No plan for Housing?

We've seen $285 million to address immediate housing pressures. We've seen a long-term funding agreement to direct $11.3 billion to municipalities over the next 10 years. And we've seen a very capable MLA assigned the specific task of dealing with the affordable housing shortage.

3. They're misguided

These ads have been put together by the Alberta Building Trades Council and the Alberta Federation of Labour. These organizations claim to represent over 200,000 working Albertans.

Now, presumably, these ads are asking their members and other Albertans to vote against Ed Stelmach and the PC Party in the upcoming election. They don't come out and say it directly, but its clearly implied. Fostering a debate, as the group claims is their motivation, isn't well-served when the discussion is entirely one-sided.

So what if we were to do as these ads tell us and vote for AFL-friendly parties, presumably the NDP and, to a lesser extent, the Liberals?

There is very little difference between the Liberals and the NDP in Alberta anyway, so the outcome of electing either party is fairly uniform. What would undoubtedly occur is the most massive evacuation of economic prosperity this province has ever seen. Those who think that what THIS government did with respect to resource royalties should shudder to think what would happen if Kevin Taft or Brian Mason ever took hold of the economic reigns of Alberta.

The guarantee, though, is that we would see some pretty spectacular job losses. Ironically, many of those jobs would be those who are "represented" by the Building Trades Council and the Alberta Federation of Labour.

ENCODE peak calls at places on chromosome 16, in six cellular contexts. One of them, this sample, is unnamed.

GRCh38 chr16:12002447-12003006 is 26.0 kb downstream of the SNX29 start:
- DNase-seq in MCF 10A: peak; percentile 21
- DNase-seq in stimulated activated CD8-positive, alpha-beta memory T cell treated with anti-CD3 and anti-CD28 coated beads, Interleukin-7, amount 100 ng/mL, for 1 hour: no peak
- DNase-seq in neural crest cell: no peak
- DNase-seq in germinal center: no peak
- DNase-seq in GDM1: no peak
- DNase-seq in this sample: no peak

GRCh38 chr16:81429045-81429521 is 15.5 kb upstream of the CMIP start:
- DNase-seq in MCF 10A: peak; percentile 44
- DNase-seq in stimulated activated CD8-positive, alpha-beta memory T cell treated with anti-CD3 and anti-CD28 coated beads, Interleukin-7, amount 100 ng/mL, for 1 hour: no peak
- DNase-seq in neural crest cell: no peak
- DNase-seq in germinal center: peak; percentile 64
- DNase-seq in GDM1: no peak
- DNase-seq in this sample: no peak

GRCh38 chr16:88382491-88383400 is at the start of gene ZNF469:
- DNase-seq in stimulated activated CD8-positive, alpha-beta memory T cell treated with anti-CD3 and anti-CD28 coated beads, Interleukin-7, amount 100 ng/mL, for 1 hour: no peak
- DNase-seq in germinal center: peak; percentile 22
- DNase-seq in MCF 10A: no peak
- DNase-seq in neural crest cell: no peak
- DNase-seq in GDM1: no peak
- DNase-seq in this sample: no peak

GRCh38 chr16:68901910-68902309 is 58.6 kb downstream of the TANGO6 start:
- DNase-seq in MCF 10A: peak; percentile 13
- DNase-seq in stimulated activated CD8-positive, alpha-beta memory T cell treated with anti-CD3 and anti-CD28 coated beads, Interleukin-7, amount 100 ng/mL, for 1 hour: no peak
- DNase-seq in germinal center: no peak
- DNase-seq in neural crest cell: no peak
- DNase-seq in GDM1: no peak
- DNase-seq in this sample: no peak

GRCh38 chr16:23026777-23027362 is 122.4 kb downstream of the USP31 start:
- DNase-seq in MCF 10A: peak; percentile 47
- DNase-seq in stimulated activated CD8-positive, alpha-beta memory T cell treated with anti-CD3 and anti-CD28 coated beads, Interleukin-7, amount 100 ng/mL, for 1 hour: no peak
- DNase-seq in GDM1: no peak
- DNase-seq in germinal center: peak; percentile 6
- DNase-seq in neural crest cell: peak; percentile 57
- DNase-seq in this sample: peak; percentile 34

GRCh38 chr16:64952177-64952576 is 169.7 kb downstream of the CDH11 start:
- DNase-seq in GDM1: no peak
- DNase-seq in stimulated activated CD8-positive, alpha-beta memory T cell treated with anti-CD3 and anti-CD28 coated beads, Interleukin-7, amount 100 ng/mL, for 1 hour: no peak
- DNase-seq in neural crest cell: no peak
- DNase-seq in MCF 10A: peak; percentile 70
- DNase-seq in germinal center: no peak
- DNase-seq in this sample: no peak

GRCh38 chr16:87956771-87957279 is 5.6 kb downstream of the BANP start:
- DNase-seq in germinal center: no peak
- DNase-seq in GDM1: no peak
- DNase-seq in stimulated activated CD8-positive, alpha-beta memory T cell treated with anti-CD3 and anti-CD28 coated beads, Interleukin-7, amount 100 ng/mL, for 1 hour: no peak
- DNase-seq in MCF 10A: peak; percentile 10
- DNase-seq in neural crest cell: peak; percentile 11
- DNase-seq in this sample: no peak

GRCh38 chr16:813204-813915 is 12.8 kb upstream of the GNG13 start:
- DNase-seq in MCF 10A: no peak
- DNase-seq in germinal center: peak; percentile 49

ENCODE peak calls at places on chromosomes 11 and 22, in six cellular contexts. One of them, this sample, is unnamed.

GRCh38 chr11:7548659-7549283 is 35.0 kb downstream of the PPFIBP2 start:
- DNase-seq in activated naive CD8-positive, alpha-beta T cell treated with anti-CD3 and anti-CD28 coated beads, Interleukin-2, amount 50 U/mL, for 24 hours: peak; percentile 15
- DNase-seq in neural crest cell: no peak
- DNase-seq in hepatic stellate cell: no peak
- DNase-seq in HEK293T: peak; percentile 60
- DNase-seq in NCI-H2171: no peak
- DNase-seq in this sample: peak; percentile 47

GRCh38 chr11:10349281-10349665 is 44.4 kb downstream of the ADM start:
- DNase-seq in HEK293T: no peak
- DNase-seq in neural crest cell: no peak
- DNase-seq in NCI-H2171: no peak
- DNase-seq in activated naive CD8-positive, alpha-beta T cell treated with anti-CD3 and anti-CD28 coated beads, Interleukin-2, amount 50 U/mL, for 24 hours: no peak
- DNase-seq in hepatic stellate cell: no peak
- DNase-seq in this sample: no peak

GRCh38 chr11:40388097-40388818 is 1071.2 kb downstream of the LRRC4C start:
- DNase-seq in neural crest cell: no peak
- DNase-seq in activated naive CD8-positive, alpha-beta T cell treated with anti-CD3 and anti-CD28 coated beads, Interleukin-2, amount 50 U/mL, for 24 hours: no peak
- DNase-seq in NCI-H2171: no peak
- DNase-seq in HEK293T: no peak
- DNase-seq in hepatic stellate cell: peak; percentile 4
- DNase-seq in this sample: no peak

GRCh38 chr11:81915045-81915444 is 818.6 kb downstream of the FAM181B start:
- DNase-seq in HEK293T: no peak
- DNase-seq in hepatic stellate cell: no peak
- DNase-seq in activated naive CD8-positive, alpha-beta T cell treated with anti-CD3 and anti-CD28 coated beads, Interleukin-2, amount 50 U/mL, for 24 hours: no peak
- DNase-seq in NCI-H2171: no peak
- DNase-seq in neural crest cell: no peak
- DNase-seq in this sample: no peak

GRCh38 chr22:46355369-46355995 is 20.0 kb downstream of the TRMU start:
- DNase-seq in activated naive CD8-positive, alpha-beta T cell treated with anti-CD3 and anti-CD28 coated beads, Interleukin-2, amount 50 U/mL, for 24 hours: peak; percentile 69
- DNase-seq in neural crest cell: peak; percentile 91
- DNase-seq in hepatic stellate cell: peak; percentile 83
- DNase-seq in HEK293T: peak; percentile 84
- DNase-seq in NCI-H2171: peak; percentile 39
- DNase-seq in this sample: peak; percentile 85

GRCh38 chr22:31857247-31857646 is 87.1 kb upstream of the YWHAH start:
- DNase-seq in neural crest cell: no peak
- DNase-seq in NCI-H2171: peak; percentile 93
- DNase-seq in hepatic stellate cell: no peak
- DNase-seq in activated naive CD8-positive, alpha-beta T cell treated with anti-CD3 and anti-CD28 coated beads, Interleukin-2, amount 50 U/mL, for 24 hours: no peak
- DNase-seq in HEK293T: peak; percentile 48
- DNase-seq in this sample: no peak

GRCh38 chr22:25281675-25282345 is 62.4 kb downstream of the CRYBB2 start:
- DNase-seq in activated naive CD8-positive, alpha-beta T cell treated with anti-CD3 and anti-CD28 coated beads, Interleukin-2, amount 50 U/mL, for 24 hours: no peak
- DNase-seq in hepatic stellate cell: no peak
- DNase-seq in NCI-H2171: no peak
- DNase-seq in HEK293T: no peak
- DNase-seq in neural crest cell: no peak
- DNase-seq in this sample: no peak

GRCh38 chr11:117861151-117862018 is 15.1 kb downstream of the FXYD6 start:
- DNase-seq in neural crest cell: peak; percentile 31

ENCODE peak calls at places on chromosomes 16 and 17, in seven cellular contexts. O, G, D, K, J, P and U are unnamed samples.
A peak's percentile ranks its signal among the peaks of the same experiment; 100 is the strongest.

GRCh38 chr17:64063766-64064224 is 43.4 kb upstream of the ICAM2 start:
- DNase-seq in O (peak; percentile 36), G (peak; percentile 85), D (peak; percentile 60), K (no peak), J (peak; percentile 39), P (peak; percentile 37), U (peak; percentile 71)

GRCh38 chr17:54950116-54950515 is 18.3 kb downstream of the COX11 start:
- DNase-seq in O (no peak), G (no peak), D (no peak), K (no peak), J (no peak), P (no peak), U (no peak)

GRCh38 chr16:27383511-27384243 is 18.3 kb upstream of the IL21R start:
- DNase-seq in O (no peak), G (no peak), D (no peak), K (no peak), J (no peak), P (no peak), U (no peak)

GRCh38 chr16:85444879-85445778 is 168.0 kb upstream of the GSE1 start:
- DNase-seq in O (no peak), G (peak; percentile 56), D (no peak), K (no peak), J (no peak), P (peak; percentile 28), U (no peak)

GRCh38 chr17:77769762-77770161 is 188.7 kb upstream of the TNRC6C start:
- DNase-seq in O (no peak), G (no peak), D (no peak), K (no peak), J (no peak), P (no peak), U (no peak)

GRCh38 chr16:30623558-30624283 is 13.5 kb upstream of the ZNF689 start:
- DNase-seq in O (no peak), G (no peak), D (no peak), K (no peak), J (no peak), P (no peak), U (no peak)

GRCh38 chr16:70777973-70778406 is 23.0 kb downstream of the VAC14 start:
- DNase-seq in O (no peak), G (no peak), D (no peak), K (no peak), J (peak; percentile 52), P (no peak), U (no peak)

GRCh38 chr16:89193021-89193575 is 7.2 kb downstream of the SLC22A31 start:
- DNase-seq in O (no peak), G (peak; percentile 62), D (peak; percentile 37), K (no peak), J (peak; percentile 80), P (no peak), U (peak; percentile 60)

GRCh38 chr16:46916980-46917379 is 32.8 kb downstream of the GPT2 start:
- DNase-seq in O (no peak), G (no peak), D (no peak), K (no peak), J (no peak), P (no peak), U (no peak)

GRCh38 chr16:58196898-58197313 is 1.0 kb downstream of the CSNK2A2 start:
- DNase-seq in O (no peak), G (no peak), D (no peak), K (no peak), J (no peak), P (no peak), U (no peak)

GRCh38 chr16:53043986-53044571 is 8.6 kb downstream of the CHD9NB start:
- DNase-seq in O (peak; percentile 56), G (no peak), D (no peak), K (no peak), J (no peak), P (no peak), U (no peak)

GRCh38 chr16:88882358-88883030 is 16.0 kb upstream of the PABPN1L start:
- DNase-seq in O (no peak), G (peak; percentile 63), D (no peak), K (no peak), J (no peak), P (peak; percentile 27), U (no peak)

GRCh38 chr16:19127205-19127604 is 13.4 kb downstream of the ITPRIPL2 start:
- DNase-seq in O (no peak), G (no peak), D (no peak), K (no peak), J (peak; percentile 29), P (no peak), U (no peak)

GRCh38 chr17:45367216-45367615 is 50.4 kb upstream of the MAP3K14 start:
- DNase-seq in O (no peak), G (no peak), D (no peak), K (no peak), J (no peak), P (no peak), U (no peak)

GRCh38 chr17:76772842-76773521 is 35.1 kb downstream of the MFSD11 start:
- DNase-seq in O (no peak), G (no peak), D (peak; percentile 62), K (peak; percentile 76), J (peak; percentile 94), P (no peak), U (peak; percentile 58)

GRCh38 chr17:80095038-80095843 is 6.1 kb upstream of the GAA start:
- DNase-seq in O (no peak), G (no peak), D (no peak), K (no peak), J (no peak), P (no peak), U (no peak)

Ron Harry and Gil McGowan are essentially asking their members to vote themselves out of a job.

Thankfully, Alberta's skilled tradespeople are smarter than to listen to the words of their union bosses and their vested interests.


  1. They should look to Saskatchewan as an example of how these type of negative, no substance attack ads work. It got the NDP booted directly out of the government benches.

    Alberta's Tradespeople are not the complete robotic morons that the ABTC & AFL have undoubtedly mistaken them for.

  2. Actually "Ethos" is suspect. The real reason the trades are upset is due to a joint labour agreement they signed years and years ago, wherein if 17+ of 25 recognized trades agree on a contract, the minority cannot strike. The rationale was so that the minority could not hold the majority hostage on a labour dispute. And the unions readily signed on to the agreement at the time. Nowhere in the ads is this dispute mentioned... so Ethos is suspect.

    Logos, well, their "logic" would seem to be that Stelmach (personally, since they focus on him and not the party or his predecessor) was unable to wave his hand and overnight solve all of the problems associated with a booming economy. Blake has rather ably dis-assembled their arguments that Stelmach has done nothing, so no need to revisit. Frankly, Don Braid was the same columnist that said Stelmach was "frenetic" in his pace of decisions in the last six months of 2007. But I guess, different day, different column.

    Frankly, if AFL and ABTC leadership were so concerned over housing and healthcare, maybe donating the money they spent on the attack ads to a charitable foundation trying to assist Albertans in that regard would have been a better use of funds.

  3. "The outcome of electing [a party other than the PCs] is fairly uniform. What would undoubtedly occur is the most massive evacuation of economic prosperity this province has ever seen."